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New HIV Battle in the South

New HIV Battle in the South


Two major foundations are working together to fight HIV and AIDS in the American South. 

The Elton John AIDS Foundation and the Elizabeth Taylor AIDS Foundation have joined forces — and funds — to award more than $300,000 in grants to local HIV groups below the Mason-Dixon line. The grants will help fund six groups: LGBT centers in Virginia and Alabama, programs dedicated to addressing HIV among young black men in Georgia and Mississippi, a program for gay and bisexual men in rural Oklahoma, and an Atlanta organization that helps transgender people of color and seeks to end policies that criminalize HIV. The goal of the grant partnership is to help provide HIV services like testing, education, and treatment in one of the most underserved but hardest-hit areas of the country, particularly to at-risk groups. “Because of poor access to HIV testing and health care, many people living with HIV in the U.S. South enter into treatment when their HIV disease is much more advanced,” says David Furnish, chairman of the Elton John AIDS Foundation, “and [they] find it difficult to remain on treatment. As a result, the U.S. South has the lowest rates of successful HIV treatment in the country. This is particularly true for LGBTQ individuals and black Americans living in the Southern states. We are therefore profoundly grateful to the Elizabeth Taylor AIDS Foundation for joining with us to fund the innovative work of these grantees.”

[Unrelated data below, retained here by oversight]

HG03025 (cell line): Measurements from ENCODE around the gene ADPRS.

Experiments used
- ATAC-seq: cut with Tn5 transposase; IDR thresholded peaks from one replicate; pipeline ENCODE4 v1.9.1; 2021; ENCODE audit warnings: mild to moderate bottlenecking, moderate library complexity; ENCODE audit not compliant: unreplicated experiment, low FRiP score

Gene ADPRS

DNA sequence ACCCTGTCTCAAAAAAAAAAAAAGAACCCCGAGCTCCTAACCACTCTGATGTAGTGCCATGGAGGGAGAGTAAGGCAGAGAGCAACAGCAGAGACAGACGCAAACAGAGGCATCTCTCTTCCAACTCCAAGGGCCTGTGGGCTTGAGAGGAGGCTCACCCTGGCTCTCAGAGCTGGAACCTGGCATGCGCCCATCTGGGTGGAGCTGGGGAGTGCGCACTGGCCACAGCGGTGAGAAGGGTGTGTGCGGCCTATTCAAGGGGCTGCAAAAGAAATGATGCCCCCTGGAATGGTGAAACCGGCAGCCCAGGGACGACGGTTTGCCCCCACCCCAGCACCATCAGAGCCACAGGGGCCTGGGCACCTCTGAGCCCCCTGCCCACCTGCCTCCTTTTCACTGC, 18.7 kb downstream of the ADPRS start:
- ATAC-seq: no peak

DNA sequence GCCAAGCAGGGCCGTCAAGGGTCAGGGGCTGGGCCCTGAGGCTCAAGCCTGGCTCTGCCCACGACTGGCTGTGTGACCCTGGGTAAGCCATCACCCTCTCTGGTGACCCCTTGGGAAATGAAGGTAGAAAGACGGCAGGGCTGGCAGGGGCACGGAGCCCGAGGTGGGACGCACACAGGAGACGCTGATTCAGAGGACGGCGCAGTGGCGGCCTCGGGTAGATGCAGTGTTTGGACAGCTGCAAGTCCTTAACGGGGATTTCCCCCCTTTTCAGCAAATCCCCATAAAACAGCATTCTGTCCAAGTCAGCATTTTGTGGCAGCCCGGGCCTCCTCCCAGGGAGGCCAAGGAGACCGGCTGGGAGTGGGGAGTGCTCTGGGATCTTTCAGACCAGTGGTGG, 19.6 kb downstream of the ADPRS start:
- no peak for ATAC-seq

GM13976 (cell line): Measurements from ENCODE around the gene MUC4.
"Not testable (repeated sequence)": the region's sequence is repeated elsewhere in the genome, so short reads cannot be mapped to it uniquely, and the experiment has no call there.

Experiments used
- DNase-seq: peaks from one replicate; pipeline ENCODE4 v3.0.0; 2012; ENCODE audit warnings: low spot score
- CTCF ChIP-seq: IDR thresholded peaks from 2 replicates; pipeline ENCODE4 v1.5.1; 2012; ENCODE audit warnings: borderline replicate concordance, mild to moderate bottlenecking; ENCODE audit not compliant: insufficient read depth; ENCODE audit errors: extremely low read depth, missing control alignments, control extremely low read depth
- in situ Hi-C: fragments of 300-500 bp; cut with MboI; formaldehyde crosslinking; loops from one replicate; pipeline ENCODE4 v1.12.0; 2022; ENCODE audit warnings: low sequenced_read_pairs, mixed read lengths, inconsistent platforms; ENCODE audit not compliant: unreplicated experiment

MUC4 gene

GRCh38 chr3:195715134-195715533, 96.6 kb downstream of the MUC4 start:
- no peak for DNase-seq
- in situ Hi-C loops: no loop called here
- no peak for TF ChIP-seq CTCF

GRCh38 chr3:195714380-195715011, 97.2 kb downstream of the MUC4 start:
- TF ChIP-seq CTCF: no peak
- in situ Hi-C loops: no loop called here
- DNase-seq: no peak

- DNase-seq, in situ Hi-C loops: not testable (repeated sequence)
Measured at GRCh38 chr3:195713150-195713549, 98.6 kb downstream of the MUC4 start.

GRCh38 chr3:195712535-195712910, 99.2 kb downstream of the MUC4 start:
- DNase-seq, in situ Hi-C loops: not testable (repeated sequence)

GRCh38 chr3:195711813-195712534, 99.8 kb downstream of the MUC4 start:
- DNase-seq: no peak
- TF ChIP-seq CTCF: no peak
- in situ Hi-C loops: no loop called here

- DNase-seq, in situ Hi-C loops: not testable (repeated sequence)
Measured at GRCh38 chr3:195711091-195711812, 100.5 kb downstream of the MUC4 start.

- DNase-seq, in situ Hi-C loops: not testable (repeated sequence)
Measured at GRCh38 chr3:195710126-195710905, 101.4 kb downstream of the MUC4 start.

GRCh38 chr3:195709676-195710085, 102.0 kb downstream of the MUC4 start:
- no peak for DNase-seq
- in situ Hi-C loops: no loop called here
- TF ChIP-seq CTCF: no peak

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Daniel Reynolds